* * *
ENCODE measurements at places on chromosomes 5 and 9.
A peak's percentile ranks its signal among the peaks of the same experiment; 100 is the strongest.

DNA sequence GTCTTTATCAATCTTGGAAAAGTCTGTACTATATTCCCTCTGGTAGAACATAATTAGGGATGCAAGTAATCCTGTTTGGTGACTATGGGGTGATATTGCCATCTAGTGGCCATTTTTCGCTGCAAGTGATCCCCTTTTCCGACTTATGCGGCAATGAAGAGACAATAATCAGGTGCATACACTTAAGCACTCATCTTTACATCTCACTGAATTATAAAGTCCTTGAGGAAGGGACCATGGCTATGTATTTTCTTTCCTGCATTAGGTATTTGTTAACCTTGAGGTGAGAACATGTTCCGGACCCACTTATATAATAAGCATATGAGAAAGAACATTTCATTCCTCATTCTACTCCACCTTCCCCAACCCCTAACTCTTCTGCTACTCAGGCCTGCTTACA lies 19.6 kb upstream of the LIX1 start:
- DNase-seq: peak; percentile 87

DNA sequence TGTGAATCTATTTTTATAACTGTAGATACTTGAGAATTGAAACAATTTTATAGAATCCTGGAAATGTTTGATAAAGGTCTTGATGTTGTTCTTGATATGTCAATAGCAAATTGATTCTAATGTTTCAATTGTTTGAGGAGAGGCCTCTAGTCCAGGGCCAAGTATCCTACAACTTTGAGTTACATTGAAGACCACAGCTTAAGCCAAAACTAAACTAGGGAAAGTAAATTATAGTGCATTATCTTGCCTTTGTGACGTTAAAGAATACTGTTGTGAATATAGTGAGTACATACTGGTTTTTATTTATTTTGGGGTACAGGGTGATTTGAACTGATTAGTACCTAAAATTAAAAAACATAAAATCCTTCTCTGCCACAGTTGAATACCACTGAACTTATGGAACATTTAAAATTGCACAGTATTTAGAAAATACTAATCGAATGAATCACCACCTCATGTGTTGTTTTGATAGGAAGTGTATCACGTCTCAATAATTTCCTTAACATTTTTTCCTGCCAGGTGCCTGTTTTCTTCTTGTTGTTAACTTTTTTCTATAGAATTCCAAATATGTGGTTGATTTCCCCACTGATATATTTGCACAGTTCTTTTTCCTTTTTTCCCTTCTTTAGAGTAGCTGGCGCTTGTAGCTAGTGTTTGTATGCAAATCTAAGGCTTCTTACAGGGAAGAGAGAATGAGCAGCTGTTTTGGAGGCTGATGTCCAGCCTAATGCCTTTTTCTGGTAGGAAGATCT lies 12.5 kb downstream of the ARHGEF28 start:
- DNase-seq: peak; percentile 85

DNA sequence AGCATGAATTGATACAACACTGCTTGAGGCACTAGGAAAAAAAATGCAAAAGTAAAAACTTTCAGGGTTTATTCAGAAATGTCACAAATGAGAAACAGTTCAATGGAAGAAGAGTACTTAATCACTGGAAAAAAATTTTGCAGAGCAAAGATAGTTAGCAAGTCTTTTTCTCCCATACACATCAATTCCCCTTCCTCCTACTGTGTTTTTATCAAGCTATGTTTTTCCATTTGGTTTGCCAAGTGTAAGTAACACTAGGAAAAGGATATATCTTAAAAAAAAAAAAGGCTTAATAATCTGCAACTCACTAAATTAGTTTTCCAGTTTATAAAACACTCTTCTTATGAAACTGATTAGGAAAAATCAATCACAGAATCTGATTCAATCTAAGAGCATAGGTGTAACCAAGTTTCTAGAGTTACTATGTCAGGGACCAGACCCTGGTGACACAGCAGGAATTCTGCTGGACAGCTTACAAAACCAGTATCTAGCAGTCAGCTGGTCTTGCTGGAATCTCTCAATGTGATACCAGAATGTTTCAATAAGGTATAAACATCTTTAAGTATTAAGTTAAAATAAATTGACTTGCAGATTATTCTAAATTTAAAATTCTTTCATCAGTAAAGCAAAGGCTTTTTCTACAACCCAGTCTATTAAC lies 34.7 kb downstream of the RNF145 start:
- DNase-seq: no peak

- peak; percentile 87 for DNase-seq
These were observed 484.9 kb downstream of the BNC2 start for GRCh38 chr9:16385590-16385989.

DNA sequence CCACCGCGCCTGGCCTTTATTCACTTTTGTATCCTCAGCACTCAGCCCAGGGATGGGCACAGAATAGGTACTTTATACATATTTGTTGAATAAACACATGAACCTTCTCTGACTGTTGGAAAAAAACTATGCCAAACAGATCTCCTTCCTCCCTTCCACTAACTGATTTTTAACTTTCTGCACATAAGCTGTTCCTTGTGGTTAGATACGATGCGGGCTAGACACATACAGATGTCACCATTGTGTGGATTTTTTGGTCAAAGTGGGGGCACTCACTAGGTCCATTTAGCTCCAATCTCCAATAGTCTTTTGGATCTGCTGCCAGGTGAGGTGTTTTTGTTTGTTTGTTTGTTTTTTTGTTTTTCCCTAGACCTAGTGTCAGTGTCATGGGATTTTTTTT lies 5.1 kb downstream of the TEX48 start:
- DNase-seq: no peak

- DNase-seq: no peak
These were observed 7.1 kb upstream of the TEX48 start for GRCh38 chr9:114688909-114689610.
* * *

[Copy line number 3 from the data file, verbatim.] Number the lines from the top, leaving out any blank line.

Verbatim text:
DNA sequence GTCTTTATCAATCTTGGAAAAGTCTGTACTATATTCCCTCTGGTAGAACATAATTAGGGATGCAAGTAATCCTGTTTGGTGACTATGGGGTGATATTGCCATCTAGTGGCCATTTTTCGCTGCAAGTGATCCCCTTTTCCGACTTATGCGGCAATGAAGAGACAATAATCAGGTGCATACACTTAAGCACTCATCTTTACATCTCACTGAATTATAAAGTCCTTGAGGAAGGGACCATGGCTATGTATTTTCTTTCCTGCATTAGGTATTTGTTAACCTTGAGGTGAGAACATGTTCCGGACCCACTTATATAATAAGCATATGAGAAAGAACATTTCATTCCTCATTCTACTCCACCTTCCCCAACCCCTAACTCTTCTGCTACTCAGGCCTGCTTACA lies 19.6 kb upstream of the LIX1 start: